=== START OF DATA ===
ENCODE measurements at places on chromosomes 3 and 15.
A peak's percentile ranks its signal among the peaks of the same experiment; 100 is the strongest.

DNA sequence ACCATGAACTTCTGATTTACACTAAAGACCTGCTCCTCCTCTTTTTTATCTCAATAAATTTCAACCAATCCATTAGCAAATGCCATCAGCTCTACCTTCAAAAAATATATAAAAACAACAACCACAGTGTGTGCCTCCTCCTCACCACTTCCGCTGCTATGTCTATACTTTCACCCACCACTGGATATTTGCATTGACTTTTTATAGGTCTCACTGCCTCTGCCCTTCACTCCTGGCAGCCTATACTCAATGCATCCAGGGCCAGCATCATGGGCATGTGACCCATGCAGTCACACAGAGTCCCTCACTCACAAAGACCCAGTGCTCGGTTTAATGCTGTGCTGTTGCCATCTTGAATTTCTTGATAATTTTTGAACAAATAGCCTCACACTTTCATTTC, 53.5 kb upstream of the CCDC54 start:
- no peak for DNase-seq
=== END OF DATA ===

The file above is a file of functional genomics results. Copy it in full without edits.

ENCODE measurements at places on chromosomes 3 and 15.
A peak's percentile ranks its signal among the peaks of the same experiment; 100 is the strongest.

DNA sequence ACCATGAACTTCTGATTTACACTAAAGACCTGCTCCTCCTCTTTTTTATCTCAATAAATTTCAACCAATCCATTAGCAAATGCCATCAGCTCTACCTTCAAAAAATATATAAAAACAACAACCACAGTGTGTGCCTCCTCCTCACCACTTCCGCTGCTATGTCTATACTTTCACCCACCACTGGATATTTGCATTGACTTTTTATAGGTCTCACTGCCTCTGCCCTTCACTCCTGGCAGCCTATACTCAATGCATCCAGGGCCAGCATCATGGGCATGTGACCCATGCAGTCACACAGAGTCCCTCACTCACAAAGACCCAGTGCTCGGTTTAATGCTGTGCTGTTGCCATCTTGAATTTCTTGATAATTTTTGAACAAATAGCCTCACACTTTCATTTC, 53.5 kb upstream of the CCDC54 start:
- no peak for DNase-seq